1.14.15- How many hours did that cost you?

Occasionally I will have a flash of insight that will clarify an issue I have been struggling with; in my head I have been going over repeatedly what I can fit into my camera bag. This is my travel constraint for gear, as much as I love photography, it is not the main purpose of my travels. It is there to supplement my experience, and that experience can inter-relate with the camera gear I bring in a number of ways. First, physically it is the weight of what I carry that will determine part of my experience hikers (trackers) sometimes will modify gear removing anything not useful to save a single gram of weight. So carrying a camera is quite a commitment. Secondly its the cost, in my line of work time, as with most people who find themselves an employee of a company making an hourly wage (my thoughts on this would be a post unto itself). Every dollar I spend is one dollar less that I have for my travel experiences, and extra time I would have to spend working to earn the original dollar. When I run out of money it is time to return home. So in a very real sense it can control my life in many ways. Today I was caught in a perpetual loop thinking out the perfect kit, all the while I wanted to stop thinking about it because I knew it was irrational didn’t have much effect. I generally have the common sense to know that there is a limit to personal finances, and the responsible adult thing to do is be aware of it not crossing a certain point. Intellectually that is great, but emotionally (I’m embarrassed to admit this) I was obsessing over what the perfect lens choice would be. Then I snapped awake realizing that while I was trying to figure out how I was going to use my financial resources, I was wasting my time resources.

 

Every minute I spend trying to figure out how to best spend my money on acquiring a possession, I still have a dollar that I can earn back, but that minute is gone forever. Think about it this way, a purchase that I was thinking about cost about four hours of my life to earn, and in the future that could be one whole days expenses if I am frugal traveling. So to an extent an intelligent purchase is required for my photographic explorations. I find great pleasure in capturing images of beautiful places, and once done sharing them with a slowly growing audience. There are material requirement that idealism will not brush to the wayside. Photography is inherently technical, and ignoring that does not make it go away. A crucial part of this art is s collection of finely tuned instruments carefully assembled. That instrument we call a camera is useless without knowledge of basic optics, image processing, and human visual perception. Slowly I am coming to share a small piece of Ken Rockwell’s philosophy on camera gear. The photographer’s skill, and vision matter more than the gear.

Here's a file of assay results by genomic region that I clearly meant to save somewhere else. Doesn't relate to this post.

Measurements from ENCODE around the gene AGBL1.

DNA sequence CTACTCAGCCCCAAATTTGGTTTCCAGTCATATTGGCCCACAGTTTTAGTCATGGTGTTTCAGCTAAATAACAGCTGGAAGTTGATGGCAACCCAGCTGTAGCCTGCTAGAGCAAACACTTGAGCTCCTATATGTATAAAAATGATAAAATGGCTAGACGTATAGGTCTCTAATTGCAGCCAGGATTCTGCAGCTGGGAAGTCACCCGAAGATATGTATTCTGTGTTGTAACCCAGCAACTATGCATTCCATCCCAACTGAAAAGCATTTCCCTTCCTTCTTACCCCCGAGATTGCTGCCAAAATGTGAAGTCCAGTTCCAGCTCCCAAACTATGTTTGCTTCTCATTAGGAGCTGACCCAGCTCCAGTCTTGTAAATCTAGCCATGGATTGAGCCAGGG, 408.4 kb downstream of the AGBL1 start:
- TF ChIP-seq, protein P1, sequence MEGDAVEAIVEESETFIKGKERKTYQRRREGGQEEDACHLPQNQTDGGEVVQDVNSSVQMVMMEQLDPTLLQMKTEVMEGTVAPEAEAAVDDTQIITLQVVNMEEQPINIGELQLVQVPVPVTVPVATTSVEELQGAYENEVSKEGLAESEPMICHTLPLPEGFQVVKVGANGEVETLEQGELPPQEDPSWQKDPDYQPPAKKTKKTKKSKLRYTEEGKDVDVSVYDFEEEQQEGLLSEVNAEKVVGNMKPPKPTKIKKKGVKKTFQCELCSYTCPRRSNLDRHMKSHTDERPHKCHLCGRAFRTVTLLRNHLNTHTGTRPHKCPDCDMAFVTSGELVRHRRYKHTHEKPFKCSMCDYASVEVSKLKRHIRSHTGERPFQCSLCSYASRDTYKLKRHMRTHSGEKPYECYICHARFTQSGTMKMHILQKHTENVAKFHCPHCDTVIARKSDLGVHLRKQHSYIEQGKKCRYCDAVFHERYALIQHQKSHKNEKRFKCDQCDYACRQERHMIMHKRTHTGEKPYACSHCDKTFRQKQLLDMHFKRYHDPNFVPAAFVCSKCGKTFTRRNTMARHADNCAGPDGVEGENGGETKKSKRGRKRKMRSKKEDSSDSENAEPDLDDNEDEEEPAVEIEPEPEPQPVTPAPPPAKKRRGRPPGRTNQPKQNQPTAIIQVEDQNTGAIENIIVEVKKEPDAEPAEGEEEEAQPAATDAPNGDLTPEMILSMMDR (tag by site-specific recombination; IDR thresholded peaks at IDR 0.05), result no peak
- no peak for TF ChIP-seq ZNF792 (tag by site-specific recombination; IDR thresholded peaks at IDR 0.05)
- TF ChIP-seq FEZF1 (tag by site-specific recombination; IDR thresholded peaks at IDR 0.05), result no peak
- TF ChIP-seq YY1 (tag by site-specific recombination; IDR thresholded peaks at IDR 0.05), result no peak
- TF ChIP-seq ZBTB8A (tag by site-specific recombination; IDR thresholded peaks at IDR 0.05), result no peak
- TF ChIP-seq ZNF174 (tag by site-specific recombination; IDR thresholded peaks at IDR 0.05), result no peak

Many of the iconic images in the past were shot on uncoated lenses, had severely flawed lenses, were shot on film with an iso in the tens, not hundreds or thousands, and were developed with a temperamental chemical process that varied significantly from batch to batch. The icons of photographic history were masters of their craft, and ingeniously overcame some technical hurdles we would consider absurd to even try. Admittedly since Sally Mann wet-plate photography has made a little bit of a revival. So this leads me to a little mind experiment: imagine owning the possessions you have been dreaming about, due to the theme lets say its the perfect camera setup. Lets say the newest top of the line sony A7ish camera = $3,000, a few Zeiss lenses $1,500 x 3, and some miscellaneous gear... so lets say $10,000 for a dream setup. This is not so much for a dream, some people dream about owning a sports car, so this by comparison is a cheap dream. Google says the average US hourly ware is about $20/hr, lets be generous and say $15 after taxes. Thats about 666 ⅔ hours of work (no that was not contrived), so about 17 weeks of working 40 hours per week for the average American to pay for some relatively modest dream possessions. There is a book called HOW TO TRAVEL THE WORLD ON $50 A DAY http://www.amazon.com/How-Travel-World-50-Day/dp/0399159673, taking this at face value you could buy an almost as good last years model camera with almost as good vintage manual lenses for maybe $1,500. That leaves $8,500 dollars, or almost half of a year of traveling around the world. 

 

Between the choice of owning a bag with some stuff in it (admittedly really nicely made German and Japanese engineered stuff) that would maybe marginally improve the quality of my work in a way that most likely the average person would not even notice. Also, take into account that this dream item has expires when next years newer model comes out. This leaves us with two options: one, own a really nice bag of stuff; two, own a pretty good bag of stuff that you take with you for half a year doing whatever you want. I can’t even see it as a choice any more, sorry Zeiss, sorry Google and Amazon. I will admit even though time won over possessions, if having both were possible that would be nice too.

 

“Trading time for money is the worst deal you can make. Money is a renewable resource, time is not.” 

               -Paraphrasing Tim Ferriss-